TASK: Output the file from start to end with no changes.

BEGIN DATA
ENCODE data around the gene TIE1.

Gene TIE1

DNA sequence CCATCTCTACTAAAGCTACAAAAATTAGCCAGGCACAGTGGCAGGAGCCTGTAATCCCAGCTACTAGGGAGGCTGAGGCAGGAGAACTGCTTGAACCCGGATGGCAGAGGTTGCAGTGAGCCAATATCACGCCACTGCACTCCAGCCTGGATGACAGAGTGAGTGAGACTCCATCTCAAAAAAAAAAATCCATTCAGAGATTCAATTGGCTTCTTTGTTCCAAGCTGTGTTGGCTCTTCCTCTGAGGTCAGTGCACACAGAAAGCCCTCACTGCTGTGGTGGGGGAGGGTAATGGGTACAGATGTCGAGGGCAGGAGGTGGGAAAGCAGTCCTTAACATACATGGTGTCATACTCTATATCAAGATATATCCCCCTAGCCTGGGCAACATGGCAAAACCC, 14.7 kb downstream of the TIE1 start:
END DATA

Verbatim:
ENCODE data around the gene TIE1.

Gene TIE1

DNA sequence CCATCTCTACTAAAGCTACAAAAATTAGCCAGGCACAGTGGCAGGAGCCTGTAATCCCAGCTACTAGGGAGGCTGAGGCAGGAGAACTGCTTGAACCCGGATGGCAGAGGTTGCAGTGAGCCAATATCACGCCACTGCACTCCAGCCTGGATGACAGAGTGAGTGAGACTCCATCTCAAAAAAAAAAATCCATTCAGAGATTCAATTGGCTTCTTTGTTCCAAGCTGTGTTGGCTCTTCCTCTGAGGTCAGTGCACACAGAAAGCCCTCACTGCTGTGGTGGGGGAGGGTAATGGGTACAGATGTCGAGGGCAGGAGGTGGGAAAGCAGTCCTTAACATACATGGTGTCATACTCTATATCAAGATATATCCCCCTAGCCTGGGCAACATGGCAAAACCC, 14.7 kb downstream of the TIE1 start: